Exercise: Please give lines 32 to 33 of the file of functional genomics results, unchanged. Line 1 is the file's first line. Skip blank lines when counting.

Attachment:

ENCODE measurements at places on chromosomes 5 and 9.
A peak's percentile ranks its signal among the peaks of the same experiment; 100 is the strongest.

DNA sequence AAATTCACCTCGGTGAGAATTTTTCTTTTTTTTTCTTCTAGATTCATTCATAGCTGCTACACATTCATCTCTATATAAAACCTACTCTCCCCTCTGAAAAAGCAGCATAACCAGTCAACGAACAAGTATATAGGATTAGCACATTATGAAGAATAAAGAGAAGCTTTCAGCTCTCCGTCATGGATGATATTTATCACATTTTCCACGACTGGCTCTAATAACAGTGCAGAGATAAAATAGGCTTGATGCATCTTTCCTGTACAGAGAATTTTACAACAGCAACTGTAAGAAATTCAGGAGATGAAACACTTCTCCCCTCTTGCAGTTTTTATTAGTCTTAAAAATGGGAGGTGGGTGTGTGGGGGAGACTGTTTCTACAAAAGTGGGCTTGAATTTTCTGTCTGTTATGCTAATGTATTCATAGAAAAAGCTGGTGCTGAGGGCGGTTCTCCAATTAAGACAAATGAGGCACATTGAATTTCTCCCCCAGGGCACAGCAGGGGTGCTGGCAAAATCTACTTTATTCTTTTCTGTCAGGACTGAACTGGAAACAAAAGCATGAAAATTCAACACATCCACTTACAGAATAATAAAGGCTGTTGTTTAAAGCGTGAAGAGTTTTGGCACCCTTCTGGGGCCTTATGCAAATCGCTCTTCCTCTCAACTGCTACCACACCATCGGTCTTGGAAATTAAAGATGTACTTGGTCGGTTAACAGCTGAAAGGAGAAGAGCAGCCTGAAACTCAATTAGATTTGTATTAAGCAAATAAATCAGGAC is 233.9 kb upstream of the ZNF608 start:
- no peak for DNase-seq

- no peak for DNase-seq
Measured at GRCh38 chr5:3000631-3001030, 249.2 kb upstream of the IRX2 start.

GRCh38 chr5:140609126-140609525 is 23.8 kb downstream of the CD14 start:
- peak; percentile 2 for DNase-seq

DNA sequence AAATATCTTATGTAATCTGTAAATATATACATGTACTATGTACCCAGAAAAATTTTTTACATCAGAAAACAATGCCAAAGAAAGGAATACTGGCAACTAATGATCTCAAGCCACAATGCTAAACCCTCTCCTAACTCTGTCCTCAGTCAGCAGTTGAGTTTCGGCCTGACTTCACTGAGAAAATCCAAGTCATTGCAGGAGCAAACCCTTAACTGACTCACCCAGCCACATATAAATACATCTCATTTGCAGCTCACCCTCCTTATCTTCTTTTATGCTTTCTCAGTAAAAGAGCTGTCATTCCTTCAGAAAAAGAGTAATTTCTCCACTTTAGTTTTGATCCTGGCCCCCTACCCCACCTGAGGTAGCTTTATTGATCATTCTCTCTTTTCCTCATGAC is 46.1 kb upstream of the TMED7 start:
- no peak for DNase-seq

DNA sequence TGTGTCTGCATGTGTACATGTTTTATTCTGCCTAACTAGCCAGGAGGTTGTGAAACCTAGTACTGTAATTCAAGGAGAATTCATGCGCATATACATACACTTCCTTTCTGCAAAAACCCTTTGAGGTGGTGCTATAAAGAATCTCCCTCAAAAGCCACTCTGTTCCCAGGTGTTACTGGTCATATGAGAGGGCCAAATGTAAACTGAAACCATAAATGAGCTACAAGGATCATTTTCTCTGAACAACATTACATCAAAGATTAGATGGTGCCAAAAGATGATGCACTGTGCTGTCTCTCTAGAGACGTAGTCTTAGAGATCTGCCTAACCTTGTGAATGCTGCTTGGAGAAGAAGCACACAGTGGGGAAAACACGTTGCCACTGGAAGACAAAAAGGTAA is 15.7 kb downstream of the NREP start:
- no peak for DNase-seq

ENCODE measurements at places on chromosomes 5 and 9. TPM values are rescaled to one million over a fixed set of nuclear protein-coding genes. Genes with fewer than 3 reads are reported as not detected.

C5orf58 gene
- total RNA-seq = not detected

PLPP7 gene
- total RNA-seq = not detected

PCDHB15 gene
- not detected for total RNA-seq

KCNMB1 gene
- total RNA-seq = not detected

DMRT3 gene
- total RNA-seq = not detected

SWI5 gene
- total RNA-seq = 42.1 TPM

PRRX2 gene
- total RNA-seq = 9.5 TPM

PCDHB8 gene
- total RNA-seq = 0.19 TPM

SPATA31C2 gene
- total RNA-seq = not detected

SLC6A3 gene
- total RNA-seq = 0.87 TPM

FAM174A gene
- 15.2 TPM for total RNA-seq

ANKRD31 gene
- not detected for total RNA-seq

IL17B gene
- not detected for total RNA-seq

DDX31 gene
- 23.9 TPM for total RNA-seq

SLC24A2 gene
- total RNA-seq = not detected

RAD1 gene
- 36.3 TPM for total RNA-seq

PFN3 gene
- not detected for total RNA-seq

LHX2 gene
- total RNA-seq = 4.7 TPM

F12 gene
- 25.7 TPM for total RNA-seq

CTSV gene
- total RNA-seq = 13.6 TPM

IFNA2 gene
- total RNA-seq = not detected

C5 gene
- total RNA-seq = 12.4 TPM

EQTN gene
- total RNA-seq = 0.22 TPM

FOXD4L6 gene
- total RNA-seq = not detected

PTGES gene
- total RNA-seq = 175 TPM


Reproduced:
SLC6A3 gene
- total RNA-seq = 0.87 TPM